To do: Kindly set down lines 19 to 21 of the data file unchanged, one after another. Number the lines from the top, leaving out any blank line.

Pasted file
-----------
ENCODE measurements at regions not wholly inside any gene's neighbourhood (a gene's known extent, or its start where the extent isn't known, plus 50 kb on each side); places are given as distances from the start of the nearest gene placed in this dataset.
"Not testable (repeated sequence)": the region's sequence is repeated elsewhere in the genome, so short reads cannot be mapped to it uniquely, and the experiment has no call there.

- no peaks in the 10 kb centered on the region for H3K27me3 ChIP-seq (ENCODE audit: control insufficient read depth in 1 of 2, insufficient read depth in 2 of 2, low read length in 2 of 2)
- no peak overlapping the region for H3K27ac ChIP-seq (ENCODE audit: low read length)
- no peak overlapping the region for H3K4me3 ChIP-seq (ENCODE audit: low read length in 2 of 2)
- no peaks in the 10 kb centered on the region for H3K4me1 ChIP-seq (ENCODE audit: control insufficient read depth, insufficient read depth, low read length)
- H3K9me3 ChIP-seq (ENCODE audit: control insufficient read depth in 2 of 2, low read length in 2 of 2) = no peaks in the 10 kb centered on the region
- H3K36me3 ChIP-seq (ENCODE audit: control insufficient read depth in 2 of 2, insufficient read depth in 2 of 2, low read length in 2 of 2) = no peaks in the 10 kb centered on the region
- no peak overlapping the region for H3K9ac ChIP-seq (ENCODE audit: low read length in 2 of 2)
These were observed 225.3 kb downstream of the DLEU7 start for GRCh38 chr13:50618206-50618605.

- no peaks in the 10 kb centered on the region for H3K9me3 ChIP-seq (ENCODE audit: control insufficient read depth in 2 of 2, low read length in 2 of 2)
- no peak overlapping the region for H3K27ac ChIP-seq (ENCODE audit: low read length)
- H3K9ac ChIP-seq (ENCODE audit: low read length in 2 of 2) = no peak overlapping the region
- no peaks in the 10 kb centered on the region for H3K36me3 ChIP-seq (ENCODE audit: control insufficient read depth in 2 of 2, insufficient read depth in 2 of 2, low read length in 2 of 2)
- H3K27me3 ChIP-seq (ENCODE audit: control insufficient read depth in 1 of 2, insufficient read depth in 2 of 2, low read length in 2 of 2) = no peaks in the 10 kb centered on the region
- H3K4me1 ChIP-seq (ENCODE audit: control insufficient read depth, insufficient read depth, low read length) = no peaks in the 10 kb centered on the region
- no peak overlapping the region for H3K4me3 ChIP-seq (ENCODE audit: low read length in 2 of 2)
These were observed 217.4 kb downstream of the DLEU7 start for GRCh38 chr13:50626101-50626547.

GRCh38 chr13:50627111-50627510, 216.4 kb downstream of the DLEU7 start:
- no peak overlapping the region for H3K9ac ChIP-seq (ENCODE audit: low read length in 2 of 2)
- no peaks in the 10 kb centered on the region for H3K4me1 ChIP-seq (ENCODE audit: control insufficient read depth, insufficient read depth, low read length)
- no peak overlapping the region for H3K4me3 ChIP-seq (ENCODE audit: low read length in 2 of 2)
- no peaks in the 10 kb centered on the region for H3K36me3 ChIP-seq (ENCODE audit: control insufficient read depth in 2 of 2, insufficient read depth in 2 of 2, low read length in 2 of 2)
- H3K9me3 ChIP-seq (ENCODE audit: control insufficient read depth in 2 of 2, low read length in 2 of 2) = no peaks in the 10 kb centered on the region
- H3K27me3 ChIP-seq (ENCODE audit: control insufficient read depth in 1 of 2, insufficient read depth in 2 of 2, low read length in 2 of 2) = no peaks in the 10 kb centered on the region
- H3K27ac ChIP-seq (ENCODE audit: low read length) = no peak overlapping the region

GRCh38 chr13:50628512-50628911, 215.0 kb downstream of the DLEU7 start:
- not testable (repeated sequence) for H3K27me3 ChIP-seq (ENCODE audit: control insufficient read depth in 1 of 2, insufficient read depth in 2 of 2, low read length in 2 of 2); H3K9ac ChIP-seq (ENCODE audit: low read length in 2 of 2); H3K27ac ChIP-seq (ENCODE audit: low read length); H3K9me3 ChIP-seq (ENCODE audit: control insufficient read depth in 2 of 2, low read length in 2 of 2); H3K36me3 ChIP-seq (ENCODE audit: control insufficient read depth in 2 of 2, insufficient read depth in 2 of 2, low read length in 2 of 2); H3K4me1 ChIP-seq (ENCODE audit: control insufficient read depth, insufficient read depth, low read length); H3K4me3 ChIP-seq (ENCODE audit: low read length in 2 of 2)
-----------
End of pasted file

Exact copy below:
GRCh38 chr13:50627111-50627510, 216.4 kb downstream of the DLEU7 start:
- no peak overlapping the region for H3K9ac ChIP-seq (ENCODE audit: low read length in 2 of 2)
- no peaks in the 10 kb centered on the region for H3K4me1 ChIP-seq (ENCODE audit: control insufficient read depth, insufficient read depth, low read length)